Cannabis to be used as treatment for dementia symptoms in new UK trial

Researchers at King’s College London have announced that cannabis will be used as an experimental treatment for the symptoms of dementia, in what will be the first major UK clinical trial to treat the disease with the drug.

60 volunteer patients that display symptoms of dementia and Alzhemier’s are to be recruited, with results of cannabis treatment compared to those of a placebo. Most patients will be elderly people who live in nursing or assisted living homes, and all will be between 55 and 90 years old.

Scientist hypothesize that Sativex, a cannabinoid-containing mouth spray that tastes like mint, may be helpful in the reduction of symptoms such as aggression, agitation and paranoia.

Nearly half of all dementia patients in the UK suffer from these symptoms, in addition to confusion, lapses of memory and mood swings.

The project will receive £300,000 from Alzheimer’s Research UK. Volunteers subjects will take the prescribed medicine for four weeks, at which point results will be compared with those who were treated with the placebo.

Sativex is currently licensed in the UK exclusively for symptoms of multiple sclerosis such as muscle spasms. The peppermint-flavoured oral spray contains a 1:1 ratio of cannabinoids THC and CBD, respectively.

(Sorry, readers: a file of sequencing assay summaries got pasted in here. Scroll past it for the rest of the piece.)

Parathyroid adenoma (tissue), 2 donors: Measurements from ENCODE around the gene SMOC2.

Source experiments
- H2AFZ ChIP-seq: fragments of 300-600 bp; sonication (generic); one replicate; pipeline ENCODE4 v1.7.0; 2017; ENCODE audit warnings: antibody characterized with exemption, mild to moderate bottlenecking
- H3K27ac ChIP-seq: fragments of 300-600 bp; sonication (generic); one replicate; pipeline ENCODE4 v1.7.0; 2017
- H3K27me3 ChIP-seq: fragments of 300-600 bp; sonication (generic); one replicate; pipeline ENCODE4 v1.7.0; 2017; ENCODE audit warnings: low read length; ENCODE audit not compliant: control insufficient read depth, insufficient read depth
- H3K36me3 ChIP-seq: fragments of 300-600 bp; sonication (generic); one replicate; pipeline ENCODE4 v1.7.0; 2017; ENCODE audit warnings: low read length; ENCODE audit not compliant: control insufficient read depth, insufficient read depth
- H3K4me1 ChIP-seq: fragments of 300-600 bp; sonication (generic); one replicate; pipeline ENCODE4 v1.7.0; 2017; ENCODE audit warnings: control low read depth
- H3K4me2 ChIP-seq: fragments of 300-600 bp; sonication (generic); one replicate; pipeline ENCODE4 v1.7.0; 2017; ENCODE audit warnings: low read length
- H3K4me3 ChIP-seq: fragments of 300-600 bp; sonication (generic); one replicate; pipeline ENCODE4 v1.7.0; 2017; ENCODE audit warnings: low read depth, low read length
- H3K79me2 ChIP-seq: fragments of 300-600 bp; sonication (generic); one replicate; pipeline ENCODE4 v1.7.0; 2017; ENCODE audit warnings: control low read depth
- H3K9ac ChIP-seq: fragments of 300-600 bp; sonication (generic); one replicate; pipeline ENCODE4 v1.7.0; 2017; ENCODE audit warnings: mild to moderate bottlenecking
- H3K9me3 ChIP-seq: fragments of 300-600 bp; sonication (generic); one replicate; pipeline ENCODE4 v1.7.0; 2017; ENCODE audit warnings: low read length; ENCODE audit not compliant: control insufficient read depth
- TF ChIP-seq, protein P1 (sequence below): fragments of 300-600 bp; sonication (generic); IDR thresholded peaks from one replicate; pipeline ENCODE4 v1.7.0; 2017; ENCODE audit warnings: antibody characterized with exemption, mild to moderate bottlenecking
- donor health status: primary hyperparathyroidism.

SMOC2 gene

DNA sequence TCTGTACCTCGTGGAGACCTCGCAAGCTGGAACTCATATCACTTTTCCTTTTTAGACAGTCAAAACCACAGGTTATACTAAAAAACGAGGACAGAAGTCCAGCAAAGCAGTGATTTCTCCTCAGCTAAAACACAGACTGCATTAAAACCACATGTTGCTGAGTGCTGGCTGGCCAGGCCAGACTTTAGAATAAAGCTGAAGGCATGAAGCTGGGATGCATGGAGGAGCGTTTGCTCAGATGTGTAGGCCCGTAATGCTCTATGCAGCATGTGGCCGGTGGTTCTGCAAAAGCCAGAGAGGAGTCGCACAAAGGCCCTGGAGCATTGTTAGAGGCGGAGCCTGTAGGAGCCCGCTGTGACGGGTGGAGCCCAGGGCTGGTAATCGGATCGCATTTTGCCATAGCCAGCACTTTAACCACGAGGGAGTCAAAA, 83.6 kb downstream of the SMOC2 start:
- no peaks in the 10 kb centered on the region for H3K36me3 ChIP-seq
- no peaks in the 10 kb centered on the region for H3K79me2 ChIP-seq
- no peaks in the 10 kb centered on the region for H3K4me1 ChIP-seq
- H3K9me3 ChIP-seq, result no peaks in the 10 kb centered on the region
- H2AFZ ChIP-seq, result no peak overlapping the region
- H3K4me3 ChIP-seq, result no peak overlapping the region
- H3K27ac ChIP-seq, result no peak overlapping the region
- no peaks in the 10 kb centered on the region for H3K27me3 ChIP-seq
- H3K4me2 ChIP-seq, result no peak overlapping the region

If the results of the trial are promising, it may be followed with a larger, more comprehensive study.

There are approximately 850,000 sufferers of dementia in the UK.

“While people most often associate Alzheimer’s disease with memory problems, this is just one aspect of a complex condition that can affect people in different ways,” said psychiatrist and lead researcher Professor Dag Aarsland.

“Many people with Alzheimer’s can become agitated or aggressive, and this can pose difficulties for the person with the condition and those closest to them. Current treatments for behavioural and psychiatric symptoms of dementia are very limited, and we desperately need to develop alternatives.”


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